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Palestinians' U.N. Role Widened;
A U.S. 'No' Vote is Overwhelmed

by Barbara Crossette, The New York Times, International, Wednesday, July 8, 1998

United Nations, July 7 - The General Assembly voted overwhelmingly today to give the Palestinians a larger role in the United Nations and a voice in many of its peripheral activities.

The Palestinians, already members of several groups of developing nations, hailed the vote as a first step toward full United Nations membership.

The resolution cites elections in Palestinian territories in January 1996 and the establishment of the Palestinian Authority, a self-governing entity in the West Bank and Gaza, as evidence that Palestinians are now responsible for administering territory on their own.

Israel's representative, Dore Gold, denounced this link as a "transparent effort" to influence talks about the final status of disputed territories. His comments reflect growing fears in Israel that the Palestinian leader, Yasser Arafat, is likely to declare a Palestinian state next year, raising the possibility of new bloodshed.

The vote - 124 to 4, with 10 abstentions and 26 countries not present - overcame the strong opposition of the United States. There are no vetoes in the Assembly and a majority vote carries.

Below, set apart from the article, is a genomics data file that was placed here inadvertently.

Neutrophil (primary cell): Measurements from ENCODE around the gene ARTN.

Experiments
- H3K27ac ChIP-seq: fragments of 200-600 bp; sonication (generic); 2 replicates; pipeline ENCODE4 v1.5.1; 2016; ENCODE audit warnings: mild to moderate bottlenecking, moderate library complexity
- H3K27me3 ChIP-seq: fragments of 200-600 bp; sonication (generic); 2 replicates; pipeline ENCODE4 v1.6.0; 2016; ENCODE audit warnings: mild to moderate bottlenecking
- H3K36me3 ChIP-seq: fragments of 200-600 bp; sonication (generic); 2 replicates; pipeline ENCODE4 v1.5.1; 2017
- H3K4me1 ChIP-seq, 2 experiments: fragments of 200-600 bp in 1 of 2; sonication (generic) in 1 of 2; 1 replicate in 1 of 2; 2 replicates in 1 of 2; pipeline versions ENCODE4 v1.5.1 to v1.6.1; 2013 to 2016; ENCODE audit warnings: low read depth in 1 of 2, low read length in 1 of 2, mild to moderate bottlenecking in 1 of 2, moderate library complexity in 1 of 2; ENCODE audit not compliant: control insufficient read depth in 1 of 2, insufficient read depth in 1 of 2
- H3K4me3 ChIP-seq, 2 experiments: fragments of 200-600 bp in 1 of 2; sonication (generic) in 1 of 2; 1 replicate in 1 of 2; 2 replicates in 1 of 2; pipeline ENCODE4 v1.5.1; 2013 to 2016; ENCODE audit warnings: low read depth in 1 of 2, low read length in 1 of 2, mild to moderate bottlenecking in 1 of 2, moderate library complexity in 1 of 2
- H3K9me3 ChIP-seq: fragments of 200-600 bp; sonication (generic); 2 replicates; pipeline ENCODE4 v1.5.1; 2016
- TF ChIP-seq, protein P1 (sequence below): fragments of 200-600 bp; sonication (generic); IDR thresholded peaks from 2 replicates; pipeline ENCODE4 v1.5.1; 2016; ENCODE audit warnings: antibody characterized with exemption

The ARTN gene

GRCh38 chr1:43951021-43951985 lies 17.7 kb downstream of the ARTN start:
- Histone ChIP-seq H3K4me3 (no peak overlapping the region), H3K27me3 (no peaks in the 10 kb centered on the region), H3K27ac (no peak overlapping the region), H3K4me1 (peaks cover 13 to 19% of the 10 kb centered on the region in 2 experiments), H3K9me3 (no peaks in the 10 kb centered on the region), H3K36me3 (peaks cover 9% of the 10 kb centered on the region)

The resolution in effect creates a new "super-observer" status for the Palestinians - or Palestine, as the delegation has been known officially since 1988.

Palestinians will now have the right to take part in General Assembly debate and reply to other speeches; to co-sponsor resolutions on Middle East issues, and to take part in a range of United Nations conferences and meetings.

The Palestinians will not have the right to vote in the General Assembly, however. And nothing in today's actions affects the work of the Security Council, which already allows the Palestinians to speak in formal sessions when the interests of the Palestinian people are involved.

Bill Richardson, the United States representative, said before the vote that the move is "the wrong resolution at the wrong time." He said it would set a precedent for other observers or non-members.

"If this resolution passes, it will undermine our efforts to get the peace process back on track and hurt everyone's interests, including those it most intended to help," Mr. Richardson said in a speech. "Exchanging momentum toward real progress on the ground for symbolic progress in this chamber does not strike us as a good bargain."

In Washington, the State Department condemned the vote in strong terms. The department spokesman, James P. Rubin, said the Clinton Administration considered the vote an unnecessary and untimely mistake that could lead to unilateral actions on the part of the Israelis.

"We think that this decision undermines the chances of bringing peace to the Middle East," Mr. Rubin said. "It undermines those very people who it was presumably designed to help. And it may be a symbolic victory for some, but it makes it harder to prevent the two sides from taking unilateral actions that can harm the peace process. This is a unilateral action that we believe was unnecessary and untimely."